"Demetrie, why are we here?" Walter whispered harshly; his eyes darted nervously towards every passing glance.

"I wanted to buy a gift for someone," Demetrie lied, stopping at one of the many booths full of strange— and likely stolen— wares.

This was the oldest section of Athena's hidden slums, close to the docks, where the fishing boats once moored, before the water became polluted enough to burn. On the other side of the high, graffiti-covered wall, the water looked sparkling and clean, although that was itself only chemical. Just like everything else, the face Athena showed to the world was unflawed, so perfect and artificial that Demetrie found it boring. The old section was far more intriguing with its unwashed streets and equally unwashed inhabitants.

Walter moved up closer to Demetrie. "Your Lordship, I'm certain if you tell me what it is you're looking for, either Roger or myself could acquire it someplace less… dangerous." The last word was a whisper as Walter flinched from an old woman offering up a fur stole that looked suspiciously like a dead alley cat.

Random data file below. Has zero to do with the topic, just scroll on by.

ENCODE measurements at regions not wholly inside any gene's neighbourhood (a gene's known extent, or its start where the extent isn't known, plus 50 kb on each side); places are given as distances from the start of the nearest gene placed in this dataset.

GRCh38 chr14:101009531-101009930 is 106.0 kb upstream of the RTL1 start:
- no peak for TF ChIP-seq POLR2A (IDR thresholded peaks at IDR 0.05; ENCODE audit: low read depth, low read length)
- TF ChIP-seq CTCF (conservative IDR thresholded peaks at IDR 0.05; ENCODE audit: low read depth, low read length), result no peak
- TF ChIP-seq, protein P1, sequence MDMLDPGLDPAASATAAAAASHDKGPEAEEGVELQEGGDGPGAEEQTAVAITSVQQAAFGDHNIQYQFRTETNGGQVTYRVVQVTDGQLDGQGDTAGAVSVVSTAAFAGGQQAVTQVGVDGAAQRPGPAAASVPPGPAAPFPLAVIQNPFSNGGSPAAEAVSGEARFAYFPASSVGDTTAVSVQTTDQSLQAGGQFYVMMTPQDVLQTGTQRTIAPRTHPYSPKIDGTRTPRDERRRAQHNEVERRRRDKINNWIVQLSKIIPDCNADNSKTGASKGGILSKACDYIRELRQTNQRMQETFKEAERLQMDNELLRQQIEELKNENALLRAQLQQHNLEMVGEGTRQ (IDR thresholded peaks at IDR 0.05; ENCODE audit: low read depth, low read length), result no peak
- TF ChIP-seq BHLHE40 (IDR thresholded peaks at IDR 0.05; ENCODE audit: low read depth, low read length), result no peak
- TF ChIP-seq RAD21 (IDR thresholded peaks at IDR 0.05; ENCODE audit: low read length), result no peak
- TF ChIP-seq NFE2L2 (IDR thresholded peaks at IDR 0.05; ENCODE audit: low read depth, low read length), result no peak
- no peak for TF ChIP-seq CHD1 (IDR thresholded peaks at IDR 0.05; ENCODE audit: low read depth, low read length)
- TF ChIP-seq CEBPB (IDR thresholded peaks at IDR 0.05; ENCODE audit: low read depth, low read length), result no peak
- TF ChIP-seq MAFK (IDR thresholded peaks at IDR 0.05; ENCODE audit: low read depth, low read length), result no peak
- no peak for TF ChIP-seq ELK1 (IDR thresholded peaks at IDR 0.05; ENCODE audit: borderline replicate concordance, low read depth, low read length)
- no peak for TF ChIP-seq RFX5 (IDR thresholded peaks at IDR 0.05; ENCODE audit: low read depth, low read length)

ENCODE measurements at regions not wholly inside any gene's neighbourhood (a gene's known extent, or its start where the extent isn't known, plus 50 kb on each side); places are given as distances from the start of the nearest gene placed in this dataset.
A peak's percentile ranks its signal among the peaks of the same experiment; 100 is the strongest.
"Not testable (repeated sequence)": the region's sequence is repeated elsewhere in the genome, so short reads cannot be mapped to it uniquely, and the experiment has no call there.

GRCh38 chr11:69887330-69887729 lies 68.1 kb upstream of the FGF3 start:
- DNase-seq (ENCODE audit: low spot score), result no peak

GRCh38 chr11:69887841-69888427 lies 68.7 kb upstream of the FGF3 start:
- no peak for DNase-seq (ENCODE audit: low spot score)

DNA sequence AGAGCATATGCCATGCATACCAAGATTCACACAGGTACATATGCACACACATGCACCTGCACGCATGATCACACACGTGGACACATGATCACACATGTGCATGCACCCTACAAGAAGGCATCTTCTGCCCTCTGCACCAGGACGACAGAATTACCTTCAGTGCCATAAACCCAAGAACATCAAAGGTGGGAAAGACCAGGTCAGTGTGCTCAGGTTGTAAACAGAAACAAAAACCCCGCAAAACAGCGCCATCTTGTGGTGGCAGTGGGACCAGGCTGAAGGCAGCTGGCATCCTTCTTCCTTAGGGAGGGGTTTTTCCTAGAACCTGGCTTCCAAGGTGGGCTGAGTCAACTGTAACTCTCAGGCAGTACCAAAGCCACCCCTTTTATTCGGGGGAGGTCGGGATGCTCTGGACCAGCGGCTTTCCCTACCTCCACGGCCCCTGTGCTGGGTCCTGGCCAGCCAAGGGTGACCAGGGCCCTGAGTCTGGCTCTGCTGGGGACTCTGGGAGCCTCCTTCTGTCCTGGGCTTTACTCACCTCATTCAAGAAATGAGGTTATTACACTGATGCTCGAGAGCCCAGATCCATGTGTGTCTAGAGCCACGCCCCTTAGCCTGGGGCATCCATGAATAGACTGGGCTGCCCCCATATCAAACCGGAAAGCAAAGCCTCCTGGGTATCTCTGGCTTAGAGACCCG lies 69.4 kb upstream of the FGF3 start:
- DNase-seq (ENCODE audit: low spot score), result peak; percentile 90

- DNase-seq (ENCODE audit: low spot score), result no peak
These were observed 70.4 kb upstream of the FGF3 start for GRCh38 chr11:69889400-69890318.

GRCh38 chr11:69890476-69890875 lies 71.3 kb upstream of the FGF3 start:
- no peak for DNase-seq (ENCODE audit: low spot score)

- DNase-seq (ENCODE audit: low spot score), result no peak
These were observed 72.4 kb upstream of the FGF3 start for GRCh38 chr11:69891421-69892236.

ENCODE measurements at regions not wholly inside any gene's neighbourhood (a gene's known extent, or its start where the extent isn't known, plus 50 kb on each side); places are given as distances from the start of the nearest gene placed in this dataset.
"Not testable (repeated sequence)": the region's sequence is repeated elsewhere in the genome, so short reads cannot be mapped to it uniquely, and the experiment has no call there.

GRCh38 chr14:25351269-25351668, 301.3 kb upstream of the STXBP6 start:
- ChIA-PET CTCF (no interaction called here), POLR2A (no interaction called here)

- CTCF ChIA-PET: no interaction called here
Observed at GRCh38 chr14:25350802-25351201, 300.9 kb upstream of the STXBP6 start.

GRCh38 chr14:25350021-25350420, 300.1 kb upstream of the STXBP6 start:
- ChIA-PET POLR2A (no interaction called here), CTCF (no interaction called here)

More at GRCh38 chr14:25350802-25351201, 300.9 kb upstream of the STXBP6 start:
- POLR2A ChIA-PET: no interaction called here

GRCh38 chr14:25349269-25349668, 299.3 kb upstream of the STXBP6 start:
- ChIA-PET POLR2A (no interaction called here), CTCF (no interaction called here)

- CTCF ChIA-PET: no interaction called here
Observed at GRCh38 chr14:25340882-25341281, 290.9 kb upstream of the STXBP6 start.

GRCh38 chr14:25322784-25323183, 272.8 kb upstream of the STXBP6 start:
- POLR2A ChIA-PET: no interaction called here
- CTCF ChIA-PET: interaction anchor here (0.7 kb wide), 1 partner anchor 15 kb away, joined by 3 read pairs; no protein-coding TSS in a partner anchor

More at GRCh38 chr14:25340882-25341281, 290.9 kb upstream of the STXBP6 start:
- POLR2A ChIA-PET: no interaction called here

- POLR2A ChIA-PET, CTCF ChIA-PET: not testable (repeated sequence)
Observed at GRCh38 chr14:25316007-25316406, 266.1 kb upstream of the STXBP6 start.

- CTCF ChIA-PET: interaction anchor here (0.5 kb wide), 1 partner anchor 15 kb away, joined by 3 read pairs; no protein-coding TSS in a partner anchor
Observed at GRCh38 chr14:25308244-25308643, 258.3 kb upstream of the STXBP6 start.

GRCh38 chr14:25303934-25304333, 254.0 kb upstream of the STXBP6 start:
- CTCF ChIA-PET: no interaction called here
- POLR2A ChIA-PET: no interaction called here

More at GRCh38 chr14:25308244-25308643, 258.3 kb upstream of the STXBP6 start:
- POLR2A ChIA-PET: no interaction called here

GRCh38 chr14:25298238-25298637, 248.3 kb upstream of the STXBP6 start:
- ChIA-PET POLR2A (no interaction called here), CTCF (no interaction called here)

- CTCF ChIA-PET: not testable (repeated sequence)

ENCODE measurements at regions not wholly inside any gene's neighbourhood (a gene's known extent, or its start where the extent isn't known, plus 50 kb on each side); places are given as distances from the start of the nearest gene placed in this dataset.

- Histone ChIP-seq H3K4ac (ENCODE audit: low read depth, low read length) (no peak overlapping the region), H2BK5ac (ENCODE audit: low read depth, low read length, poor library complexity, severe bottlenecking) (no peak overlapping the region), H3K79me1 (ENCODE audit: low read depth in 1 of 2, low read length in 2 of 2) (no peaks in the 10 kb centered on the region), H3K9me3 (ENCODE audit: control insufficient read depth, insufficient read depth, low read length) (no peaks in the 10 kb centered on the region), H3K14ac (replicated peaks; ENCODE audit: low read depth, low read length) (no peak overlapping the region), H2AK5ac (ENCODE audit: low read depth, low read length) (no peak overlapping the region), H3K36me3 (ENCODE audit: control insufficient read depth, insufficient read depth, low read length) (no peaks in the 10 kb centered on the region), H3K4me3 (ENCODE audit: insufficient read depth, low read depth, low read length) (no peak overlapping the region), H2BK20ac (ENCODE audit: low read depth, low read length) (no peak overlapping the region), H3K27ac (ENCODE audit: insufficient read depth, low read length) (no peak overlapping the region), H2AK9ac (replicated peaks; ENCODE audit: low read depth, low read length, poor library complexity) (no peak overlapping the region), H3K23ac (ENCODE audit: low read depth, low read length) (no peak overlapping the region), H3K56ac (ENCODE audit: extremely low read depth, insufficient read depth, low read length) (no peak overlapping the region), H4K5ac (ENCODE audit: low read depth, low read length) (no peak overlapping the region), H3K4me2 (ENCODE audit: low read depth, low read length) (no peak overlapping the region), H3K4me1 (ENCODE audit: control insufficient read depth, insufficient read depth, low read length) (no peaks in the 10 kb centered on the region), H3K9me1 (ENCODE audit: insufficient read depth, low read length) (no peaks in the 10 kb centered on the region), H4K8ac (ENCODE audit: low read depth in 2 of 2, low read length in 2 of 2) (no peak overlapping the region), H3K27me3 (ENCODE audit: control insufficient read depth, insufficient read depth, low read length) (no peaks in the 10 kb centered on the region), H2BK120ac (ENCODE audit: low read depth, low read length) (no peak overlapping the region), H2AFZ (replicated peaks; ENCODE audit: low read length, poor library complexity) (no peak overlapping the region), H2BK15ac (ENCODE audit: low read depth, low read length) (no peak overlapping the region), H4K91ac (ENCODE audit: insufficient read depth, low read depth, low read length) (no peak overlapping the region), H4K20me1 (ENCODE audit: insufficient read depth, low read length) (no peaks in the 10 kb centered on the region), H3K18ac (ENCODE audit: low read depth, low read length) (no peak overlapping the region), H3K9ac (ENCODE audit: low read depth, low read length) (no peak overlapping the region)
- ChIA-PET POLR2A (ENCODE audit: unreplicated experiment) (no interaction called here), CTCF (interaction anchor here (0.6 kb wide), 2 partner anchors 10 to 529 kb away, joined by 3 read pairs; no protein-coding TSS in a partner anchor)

Demetrie ignored them, his attention drawn to a toothless old dreg calling out an invitation to "come inside the Treasure Palace and be seduced by drink and dance."

"What have we here?" Demetrie mused and began to approach the barker outside the garish red door.

"Demetrie!" Walter grabbed his sleeve, and then, more quietly, "Count Silvastrano, I must object!"

Demetrie shrugged. "By all means, Walter; object away. Don't let me stop you." He brushed off the older man's hand and made his way into the dark club. "Go back to the car, I just want to get a drink."

The Treasure Palace was, as expected, a dump of epic proportions, yet somehow Demetrie felt more comfortable here. The place stunk of sweat, sex, and alcohol. Fortunately, most of the filth was hidden in shadows cast by the anemic red bulbs hanging bare from wires in the ceiling. A few lazy whores smoked hand-rolled cigarettes in a back corner. One smiled, gap-toothed, at Demetrie and scratched at the inside of her thigh.